You don’t usually think of gravel or aggregates as a resource until you’re trying to make concrete. In many parts of the country, good-quality aggregates for concrete are in short supply. This is especially true in urban areas.
So if it’s difficult to find the aggregates, do you spend a lot of money to ship it in from a long way away, or do you look more closely at nearby aggregates that are maybe less than ideal? How do you tell whether they’re good enough?
Start by hiring a petrographer to determine the “petrographic number” to rate the physical properties of aggregates. Petrography is the science of studying rocks or minerals, especially under a microscope. A petrographer can assign a number that closely ties to its performance in the field. He or she categorizes minerals as good, fair, poor, or deleterious and assigns weighting factors of 1, 3, 6, or 10, respectively.
Numerical rating system for aggregates begins
Rogers (1990) reports that the petrographic number originated in the late 1940s, when two geologists working for the Ontario Department of Highways surveyed concrete pavements in southwestern Ontario. They rated the performance of the aggregates based on popouts, surface scaling, map cracking, and other physically-related defects. They obtained samples of the aggregates from the original sources. In addition to durability tests, they conducted petrographic examinations, identifying excellent, good, fair, and poor varieties of rock based on their performance in pavements.
So when did this rating system begin? Geologists from the Ontario Department of Highways began experimenting with a numerical weighting system for classifying rock varieties in 1950. A sample made up of 100% strong, unweathered basalt would have a petrographic number (PN) of 90. A sample of 100% clay or soft shale would have a petrographic number of 600. The petrographic number became a convenient tool for comparing the quality of aggregates by expressing the relative amounts of good, fair, and poor material in a single number (Rogers, 1990).
Provincial highway contracts used the maximum petrographic number system beginning in 1953. Various modifications and additions included new aggregate sources, based as much as possible on their actual performance in the field. Petrographic examination is an excellent indicator of changes in the quality of existing aggregate sources that can be easily quantified. (Rogers, 1990).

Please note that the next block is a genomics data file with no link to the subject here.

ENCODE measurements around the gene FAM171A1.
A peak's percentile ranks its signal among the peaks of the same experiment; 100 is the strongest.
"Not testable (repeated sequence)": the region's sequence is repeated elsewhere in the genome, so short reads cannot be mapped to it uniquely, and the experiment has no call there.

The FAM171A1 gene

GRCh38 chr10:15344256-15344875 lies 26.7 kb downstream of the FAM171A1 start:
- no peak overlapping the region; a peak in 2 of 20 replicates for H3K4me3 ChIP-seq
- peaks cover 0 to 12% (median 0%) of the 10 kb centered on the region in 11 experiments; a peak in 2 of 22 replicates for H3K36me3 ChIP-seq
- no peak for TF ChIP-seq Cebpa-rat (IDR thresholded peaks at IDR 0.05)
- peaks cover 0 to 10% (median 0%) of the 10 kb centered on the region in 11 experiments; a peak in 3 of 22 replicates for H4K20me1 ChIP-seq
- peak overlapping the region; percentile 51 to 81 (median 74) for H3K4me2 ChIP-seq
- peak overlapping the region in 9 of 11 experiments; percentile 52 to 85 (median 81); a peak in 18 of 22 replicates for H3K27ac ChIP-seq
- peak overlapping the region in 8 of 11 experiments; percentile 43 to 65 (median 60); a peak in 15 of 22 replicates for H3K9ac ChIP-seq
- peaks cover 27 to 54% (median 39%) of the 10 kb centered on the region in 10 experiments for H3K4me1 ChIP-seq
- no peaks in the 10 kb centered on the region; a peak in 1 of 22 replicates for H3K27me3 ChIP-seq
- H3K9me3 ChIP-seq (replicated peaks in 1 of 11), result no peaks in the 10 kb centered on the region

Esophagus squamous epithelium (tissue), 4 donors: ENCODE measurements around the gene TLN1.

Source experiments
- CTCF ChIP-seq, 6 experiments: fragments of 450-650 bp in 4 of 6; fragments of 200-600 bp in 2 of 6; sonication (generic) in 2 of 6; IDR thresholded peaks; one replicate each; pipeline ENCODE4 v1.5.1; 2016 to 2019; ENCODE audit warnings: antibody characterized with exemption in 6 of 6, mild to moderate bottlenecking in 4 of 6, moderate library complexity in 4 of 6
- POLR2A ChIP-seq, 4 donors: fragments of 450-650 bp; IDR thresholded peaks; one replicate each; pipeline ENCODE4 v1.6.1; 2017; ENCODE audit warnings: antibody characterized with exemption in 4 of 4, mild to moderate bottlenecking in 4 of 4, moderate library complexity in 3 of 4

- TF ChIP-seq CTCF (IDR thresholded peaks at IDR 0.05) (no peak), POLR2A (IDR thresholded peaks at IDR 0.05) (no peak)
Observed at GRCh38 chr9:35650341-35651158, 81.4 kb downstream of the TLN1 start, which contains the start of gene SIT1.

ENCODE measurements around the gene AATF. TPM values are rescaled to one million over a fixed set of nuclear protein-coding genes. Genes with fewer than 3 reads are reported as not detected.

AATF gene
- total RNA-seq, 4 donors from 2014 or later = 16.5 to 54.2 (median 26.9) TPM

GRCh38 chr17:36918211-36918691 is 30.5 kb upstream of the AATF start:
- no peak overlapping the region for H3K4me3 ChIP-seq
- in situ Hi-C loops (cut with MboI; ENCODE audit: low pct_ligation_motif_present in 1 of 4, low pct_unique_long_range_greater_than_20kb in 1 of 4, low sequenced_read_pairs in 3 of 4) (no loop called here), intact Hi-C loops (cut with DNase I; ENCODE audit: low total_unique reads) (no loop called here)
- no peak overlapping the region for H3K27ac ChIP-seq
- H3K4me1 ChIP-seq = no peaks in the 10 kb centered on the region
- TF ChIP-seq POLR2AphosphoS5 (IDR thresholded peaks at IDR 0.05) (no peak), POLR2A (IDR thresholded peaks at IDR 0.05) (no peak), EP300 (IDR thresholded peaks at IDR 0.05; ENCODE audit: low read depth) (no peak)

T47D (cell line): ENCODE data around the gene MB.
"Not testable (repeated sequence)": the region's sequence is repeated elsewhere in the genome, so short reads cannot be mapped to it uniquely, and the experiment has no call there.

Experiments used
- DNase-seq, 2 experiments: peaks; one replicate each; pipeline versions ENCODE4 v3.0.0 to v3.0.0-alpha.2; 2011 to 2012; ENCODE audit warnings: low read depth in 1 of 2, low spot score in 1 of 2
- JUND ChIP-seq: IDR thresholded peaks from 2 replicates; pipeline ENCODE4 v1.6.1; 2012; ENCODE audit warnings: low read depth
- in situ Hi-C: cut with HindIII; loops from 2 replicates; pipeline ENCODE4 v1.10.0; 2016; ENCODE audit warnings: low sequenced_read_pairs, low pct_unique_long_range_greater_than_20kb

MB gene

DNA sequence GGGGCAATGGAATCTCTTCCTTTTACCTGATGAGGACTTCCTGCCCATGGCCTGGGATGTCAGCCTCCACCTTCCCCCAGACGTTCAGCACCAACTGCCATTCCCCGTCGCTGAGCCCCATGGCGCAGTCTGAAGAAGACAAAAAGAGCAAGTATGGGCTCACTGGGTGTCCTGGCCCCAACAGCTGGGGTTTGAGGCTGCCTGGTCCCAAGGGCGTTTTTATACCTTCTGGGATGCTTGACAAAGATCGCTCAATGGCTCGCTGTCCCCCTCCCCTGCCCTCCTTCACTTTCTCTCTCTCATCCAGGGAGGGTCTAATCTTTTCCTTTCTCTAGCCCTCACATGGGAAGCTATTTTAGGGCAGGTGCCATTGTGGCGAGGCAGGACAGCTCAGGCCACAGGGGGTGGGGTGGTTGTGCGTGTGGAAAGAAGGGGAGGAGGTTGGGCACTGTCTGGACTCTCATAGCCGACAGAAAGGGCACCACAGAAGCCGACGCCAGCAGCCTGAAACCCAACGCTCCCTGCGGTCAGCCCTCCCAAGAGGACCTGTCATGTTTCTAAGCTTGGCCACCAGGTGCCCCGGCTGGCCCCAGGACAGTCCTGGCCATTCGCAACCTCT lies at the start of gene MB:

Field performance sets the context
Rogers (1990) notes how critically important field investigation is to petrographic procedure. He added that classification based on observed performance in highways or structures is important.
Aggregates that can be described as hard, medium hard, or surface weathered would generally be rated as “good;” soft, brittle, or deeply weathered aggregates would be rated as “fair;” friable, silty, or clayey components would be rated as “poor,” and clay, chert, or shale would be rated as “deleterious.”
A perfect aggregate comprising only sound, hard constituents would thus have a petrographic number (PN) of 100. Progressively higher PNs indicate the presence of either large amounts of fair constituents or small amounts of deleterious constituents.
Don’t assume a low PN is an indication of an aggregate’s resistance to alkali reactivity. The PN is a measure of its physical quality only. ASTM C1778 provides a detailed protocol for evaluating and mitigating the potential reactivity of aggregates.
Resource: Rogers, Christopher A. “Petrographic Examination of Aggregate and Concrete in Ontario,” Petrography Applied to Concrete and Concrete Aggregates, ASTM STP 1061, Bernard Erlin and David Stark, Editors. Philadelphia, PA: American Society for Testing and Materials, 1990, pp. 5-31.